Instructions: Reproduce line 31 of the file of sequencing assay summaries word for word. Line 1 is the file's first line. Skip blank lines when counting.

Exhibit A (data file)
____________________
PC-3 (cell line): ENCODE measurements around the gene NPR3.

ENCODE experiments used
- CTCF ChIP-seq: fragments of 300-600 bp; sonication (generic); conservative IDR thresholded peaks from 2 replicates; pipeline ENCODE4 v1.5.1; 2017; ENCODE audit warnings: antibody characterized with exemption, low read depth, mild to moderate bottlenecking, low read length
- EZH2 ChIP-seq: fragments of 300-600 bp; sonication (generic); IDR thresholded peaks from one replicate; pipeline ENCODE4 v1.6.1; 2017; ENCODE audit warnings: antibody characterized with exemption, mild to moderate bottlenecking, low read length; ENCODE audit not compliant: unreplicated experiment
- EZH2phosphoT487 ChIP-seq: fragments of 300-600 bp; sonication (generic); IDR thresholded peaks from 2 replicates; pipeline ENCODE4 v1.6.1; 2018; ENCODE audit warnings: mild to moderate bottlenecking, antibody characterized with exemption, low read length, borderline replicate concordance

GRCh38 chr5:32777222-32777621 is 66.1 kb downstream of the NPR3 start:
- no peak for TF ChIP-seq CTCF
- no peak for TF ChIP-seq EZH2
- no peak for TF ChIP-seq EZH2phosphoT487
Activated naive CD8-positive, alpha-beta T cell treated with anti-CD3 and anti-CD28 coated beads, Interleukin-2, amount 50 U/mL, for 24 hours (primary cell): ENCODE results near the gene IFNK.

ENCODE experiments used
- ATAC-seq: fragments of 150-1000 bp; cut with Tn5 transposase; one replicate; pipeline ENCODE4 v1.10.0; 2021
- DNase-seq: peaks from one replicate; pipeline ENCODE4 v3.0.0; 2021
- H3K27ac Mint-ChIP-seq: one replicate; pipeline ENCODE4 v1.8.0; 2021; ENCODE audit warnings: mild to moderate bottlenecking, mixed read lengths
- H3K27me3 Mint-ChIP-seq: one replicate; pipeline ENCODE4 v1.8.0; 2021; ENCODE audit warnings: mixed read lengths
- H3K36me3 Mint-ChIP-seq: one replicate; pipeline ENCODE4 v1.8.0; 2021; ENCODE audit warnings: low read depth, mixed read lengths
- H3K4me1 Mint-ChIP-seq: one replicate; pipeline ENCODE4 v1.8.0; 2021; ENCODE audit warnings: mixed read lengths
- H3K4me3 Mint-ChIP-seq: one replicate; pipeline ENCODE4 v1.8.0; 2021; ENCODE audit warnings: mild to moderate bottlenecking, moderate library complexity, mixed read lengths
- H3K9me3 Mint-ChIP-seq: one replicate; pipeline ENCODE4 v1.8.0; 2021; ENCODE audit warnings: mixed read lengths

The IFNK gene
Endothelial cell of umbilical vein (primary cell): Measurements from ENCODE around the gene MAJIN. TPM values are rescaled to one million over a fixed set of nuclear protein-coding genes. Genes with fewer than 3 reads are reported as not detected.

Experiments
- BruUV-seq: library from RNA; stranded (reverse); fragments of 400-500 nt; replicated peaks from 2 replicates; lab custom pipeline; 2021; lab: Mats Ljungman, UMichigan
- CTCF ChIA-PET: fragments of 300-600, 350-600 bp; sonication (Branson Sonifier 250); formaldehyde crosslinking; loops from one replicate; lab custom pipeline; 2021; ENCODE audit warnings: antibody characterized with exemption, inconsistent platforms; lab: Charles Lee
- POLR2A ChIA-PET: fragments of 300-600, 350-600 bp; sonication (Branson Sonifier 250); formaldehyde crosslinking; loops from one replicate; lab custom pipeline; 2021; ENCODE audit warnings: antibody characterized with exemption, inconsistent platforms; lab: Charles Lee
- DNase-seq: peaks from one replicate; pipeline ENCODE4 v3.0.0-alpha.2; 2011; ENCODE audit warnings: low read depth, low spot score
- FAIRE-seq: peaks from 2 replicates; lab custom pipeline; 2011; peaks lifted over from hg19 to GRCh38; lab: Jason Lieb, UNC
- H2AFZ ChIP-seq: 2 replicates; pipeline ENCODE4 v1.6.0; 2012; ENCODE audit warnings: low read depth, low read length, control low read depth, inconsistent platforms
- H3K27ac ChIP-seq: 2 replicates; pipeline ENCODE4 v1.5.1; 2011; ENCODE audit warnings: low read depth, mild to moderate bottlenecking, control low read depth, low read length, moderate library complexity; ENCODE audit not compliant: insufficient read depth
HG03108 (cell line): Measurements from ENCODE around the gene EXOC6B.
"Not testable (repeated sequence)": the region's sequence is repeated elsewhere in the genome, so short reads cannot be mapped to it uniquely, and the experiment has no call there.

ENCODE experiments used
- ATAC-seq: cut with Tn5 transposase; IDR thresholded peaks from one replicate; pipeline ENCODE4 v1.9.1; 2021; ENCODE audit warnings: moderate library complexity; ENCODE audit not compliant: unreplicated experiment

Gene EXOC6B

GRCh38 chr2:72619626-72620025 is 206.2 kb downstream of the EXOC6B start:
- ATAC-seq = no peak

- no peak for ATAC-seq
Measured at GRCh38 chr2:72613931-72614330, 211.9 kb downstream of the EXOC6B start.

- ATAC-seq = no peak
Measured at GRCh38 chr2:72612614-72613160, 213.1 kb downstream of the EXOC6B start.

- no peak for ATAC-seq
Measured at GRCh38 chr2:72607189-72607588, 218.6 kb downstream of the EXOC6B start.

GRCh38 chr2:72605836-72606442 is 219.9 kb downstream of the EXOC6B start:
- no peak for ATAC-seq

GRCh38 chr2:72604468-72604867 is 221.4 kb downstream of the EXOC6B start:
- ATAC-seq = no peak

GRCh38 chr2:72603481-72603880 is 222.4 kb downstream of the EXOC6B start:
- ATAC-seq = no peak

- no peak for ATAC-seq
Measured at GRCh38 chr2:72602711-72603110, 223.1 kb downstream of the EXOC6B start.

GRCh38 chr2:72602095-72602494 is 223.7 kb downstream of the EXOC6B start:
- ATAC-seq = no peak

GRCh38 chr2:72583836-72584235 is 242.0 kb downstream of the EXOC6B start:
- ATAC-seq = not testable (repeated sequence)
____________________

"Not testable (repeated sequence)": the region's sequence is repeated elsewhere in the genome, so short reads cannot be mapped to it uniquely, and the experiment has no call there.